Sure Promises.

A certain Hope.

IV. This New Life gives Fruitfulness. It stimulates all our nature. A godless life is in a very tragic sense barren, and a wilderness. There is in it nothing really worth doing, nor anything that will last. Christ gives Power, Motive, Pattern, and makes a life of holy activity possible. The works done by men apart from Him are, if measured by the whole relations and capacities of the doers, unfruitful works, however they may seem laden with ruddy clusters. It is only lives into which that river of God which is full of water flows that bring forth fruit, and whose fruit remains. The desert irrigated becomes a garden of the Lord.

Note, too, how this river drowns out wild beasts. The true way of conquering evil is to turn the river into it. Cultivate, and weeds die. The expulsive power of a new affection is the most potent instrument for perfecting character.

What is the use of water if we do not drink? We may perish with thirst even on the river’s bank. ‘If any man thirst, let him come to Me and drink.’

35:5-10 When Christ shall come to set up his kingdom in the world, then wonders, great wonders, shall be wrought on men's souls. By the word and Spirit of Christ, the spiritually blind were enlightened; and those deaf to the calls of God were made to hear them readily. Those unable to do any thing good, by Divine grace were made active therein. Those that knew not how to speak of God or to God, had their lips opened to show forth his praise. When the Holy Ghost came upon the Gentiles that heard the word, then were the fountains of life opened. Most of the earth is still a desert; neither means of grace, spiritual worshippers, nor fruits of holiness, are to be found in it. But the way of religion and godliness shall be laid open. The way of holiness is the way of God's commandment; it is the good old way. And the way to heaven is a plain way. Those knowing but little, and unlearned, shall be kept from missing the road. It shall be a safe way; nothing can do them any real hurt. Christ, the way to God, shall be clearly made known; and the way of a believer's duty shall be plainly marked out. Let us then go forward cheerfully, assured that the end of this way shall be everlasting joy, and rest for the soul. Those who by faith are made citizens of the gospel Zion, rejoice in Christ Jesus; and their sorrows and sighs are made to flee away by Divine consolations. Thus these prophecies conclude. Our joyful hopes and prospects of eternal life should swallow up all the sorrows and all the joys of this present time. But of what avail is it to admire the excellence of God's word, unless we can call its precious promises our own? Do we love God, not only as our Creator, but because he gave his only Son to die for us? And are we walking in the ways of holiness? Let us try ourselves by such plain questions, rather than spend time on things that may be curious and amusing, but are unprofitable.Then shall the lame man leap - This was literally fulfilled after the coming of the Messiah Acts 14:10; Acts 3:8. It is an emblem of the general joy which the coming of the Messiah would impart, and is an instance of the blessings which it would convey.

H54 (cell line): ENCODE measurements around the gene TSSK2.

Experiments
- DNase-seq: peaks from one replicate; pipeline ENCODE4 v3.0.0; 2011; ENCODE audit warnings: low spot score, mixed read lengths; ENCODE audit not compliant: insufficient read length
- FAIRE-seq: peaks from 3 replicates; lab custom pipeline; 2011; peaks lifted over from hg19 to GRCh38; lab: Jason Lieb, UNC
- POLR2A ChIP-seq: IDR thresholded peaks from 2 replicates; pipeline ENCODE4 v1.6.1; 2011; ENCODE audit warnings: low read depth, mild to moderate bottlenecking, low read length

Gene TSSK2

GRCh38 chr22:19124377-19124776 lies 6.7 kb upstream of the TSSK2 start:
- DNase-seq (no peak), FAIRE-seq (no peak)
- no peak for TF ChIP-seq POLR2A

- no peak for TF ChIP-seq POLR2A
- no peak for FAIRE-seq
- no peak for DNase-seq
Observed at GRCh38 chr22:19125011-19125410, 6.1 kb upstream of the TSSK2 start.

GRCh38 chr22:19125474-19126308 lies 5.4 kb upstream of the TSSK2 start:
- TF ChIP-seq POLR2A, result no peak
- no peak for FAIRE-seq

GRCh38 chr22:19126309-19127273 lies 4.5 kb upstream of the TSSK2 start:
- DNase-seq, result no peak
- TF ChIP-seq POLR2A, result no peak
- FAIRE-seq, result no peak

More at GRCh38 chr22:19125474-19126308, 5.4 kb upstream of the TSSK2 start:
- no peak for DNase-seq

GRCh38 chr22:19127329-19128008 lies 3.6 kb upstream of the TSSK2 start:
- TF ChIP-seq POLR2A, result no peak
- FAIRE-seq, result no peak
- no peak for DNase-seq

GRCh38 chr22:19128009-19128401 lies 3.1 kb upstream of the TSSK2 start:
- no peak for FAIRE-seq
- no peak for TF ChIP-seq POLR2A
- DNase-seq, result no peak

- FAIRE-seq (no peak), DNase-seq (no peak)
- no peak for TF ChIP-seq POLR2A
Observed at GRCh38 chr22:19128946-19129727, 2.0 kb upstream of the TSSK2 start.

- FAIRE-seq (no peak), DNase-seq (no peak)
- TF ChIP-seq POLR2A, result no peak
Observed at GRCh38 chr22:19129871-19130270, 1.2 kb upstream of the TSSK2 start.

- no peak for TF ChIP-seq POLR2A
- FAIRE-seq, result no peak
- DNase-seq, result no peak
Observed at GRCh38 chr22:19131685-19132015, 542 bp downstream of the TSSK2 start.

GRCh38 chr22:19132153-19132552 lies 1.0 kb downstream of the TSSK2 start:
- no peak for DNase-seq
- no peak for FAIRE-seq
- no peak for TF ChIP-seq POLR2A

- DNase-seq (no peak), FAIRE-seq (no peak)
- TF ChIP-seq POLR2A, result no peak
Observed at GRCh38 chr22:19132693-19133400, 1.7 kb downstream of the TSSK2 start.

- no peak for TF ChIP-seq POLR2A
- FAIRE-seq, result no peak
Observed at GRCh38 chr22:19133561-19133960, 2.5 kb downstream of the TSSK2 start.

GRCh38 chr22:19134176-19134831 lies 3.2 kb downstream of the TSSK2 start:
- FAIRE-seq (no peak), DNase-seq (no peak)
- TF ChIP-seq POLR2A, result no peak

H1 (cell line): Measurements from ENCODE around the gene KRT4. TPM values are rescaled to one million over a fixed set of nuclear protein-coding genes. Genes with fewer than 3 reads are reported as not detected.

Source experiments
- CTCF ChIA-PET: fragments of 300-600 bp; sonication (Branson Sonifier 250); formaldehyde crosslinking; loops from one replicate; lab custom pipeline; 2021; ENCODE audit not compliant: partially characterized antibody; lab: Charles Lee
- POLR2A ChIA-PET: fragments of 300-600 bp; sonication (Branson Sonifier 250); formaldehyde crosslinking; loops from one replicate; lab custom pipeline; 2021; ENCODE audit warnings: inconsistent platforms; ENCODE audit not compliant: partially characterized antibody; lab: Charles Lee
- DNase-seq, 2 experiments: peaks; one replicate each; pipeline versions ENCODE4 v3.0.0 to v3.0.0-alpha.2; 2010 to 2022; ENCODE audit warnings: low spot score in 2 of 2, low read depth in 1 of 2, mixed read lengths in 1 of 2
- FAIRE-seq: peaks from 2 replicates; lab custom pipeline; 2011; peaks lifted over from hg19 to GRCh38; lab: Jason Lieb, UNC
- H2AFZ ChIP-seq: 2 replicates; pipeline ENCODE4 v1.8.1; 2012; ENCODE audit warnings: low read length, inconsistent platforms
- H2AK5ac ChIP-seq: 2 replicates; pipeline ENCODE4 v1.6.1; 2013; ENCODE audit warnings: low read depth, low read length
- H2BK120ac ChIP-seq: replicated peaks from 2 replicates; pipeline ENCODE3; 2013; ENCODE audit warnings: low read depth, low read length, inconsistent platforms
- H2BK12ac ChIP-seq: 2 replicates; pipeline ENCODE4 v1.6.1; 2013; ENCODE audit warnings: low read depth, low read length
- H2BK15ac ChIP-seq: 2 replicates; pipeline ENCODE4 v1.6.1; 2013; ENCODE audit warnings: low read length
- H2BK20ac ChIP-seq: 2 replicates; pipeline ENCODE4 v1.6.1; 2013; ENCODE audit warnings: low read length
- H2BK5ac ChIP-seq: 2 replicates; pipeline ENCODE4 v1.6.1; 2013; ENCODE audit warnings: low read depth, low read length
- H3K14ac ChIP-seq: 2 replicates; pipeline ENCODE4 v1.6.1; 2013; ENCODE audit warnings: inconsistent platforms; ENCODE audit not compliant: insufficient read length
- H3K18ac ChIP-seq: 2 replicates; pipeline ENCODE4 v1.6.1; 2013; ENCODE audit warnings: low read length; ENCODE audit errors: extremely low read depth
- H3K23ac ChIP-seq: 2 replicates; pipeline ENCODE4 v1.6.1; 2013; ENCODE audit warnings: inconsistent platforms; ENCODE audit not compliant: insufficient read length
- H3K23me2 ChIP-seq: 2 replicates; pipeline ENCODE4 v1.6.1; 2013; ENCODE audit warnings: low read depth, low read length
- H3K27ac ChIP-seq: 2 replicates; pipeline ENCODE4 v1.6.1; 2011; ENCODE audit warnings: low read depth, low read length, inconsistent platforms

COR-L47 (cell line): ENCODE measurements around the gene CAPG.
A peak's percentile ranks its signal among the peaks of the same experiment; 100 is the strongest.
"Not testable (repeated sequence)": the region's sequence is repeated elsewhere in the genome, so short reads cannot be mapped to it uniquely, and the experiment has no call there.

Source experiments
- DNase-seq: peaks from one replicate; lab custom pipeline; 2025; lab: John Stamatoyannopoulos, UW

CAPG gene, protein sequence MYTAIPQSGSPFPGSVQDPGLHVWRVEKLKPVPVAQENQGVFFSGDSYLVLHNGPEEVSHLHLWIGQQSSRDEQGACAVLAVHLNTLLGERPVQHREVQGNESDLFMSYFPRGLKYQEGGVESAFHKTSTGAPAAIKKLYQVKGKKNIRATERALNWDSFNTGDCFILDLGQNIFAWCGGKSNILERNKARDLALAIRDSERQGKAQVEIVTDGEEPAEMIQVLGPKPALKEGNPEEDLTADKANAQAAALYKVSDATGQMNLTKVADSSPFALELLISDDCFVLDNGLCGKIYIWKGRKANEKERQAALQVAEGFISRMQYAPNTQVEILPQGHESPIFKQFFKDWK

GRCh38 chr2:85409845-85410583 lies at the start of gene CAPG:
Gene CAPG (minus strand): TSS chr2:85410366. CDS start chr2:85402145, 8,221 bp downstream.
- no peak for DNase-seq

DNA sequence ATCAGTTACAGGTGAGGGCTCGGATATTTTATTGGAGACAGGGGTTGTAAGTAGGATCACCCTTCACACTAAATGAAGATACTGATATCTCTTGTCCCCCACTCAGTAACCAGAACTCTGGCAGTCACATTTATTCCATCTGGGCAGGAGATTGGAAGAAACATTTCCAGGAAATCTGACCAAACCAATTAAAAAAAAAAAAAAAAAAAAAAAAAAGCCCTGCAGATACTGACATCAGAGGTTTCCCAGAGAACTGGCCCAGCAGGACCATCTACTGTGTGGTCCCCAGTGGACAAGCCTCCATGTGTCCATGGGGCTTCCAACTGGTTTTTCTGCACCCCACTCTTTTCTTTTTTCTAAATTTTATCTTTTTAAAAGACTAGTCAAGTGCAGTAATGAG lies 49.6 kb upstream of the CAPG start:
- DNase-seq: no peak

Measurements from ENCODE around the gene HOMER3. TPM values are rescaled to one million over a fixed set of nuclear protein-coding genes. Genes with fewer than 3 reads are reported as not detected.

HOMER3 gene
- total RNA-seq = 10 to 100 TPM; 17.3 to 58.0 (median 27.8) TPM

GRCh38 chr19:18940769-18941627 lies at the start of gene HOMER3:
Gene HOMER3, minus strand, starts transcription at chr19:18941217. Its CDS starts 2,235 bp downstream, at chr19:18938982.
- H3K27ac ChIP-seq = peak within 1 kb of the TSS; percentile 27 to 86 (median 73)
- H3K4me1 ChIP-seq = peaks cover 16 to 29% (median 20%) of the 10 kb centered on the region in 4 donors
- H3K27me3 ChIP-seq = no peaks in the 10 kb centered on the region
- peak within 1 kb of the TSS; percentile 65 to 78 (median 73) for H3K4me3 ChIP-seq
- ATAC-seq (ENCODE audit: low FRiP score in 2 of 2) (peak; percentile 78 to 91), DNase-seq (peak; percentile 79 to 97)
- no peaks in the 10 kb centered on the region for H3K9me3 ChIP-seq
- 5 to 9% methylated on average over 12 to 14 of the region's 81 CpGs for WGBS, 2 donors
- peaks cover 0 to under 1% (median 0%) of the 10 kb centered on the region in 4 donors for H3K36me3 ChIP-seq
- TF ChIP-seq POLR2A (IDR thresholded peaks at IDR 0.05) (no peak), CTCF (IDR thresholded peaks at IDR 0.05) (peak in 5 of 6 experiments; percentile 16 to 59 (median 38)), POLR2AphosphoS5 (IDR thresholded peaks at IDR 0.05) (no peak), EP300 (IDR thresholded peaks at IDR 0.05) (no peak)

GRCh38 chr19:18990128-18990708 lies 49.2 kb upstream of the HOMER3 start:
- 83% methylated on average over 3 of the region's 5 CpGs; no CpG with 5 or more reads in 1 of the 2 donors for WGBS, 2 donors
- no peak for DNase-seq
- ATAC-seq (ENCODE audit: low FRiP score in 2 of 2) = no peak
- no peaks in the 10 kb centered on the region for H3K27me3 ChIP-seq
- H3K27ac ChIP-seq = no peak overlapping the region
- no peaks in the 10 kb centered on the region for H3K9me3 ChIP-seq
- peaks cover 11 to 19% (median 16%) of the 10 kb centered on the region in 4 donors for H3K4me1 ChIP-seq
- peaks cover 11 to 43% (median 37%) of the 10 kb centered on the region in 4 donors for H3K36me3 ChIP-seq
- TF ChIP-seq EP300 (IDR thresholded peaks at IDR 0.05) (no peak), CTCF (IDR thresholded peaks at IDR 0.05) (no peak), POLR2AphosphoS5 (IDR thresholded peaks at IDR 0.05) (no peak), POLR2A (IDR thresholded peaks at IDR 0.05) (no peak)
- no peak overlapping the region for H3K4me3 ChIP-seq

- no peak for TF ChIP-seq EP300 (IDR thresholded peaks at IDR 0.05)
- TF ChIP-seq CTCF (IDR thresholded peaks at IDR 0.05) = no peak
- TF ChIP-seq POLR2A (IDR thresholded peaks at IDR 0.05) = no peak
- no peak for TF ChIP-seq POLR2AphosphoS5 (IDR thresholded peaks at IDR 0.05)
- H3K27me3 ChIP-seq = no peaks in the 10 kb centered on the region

As an hart - The word used here denotes the stag, or male deer. In Arabic it denotes the wild, or mountain-goat. The word sometimes refers to any species of deer or antelope, and this is referred to here from its quick and sprightly nature.

And the tongue of the dumb sing - Shall be able to sing, and to praise God. On the restoration of the dumb to the benefits of language, see Matthew 9:32-33; Matthew 12:22; Matthew 15:30-31; Mark 9:17; Luke 11:14.